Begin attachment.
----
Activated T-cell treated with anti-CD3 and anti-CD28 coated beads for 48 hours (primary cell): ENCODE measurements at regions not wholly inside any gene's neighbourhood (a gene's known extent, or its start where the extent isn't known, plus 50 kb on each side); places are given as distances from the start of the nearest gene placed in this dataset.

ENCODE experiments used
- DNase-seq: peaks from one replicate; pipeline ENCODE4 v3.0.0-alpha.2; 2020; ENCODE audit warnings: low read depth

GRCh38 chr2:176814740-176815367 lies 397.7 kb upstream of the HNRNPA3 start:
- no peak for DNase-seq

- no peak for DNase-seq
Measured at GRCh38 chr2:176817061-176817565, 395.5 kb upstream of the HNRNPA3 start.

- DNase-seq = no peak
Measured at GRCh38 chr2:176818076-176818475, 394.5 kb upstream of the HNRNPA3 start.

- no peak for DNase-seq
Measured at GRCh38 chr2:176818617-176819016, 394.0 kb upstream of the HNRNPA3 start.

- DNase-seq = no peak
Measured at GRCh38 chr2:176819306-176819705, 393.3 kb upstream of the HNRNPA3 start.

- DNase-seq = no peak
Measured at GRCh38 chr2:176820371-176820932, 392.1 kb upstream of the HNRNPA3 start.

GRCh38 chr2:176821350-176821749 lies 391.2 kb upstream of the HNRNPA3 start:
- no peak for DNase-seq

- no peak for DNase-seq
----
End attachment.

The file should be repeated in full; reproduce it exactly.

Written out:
Activated T-cell treated with anti-CD3 and anti-CD28 coated beads for 48 hours (primary cell): ENCODE measurements at regions not wholly inside any gene's neighbourhood (a gene's known extent, or its start where the extent isn't known, plus 50 kb on each side); places are given as distances from the start of the nearest gene placed in this dataset.

ENCODE experiments used
- DNase-seq: peaks from one replicate; pipeline ENCODE4 v3.0.0-alpha.2; 2020; ENCODE audit warnings: low read depth

GRCh38 chr2:176814740-176815367 lies 397.7 kb upstream of the HNRNPA3 start:
- no peak for DNase-seq

- no peak for DNase-seq
Measured at GRCh38 chr2:176817061-176817565, 395.5 kb upstream of the HNRNPA3 start.

- DNase-seq = no peak
Measured at GRCh38 chr2:176818076-176818475, 394.5 kb upstream of the HNRNPA3 start.

- no peak for DNase-seq
Measured at GRCh38 chr2:176818617-176819016, 394.0 kb upstream of the HNRNPA3 start.

- DNase-seq = no peak
Measured at GRCh38 chr2:176819306-176819705, 393.3 kb upstream of the HNRNPA3 start.

- DNase-seq = no peak
Measured at GRCh38 chr2:176820371-176820932, 392.1 kb upstream of the HNRNPA3 start.

GRCh38 chr2:176821350-176821749 lies 391.2 kb upstream of the HNRNPA3 start:
- no peak for DNase-seq

- no peak for DNase-seq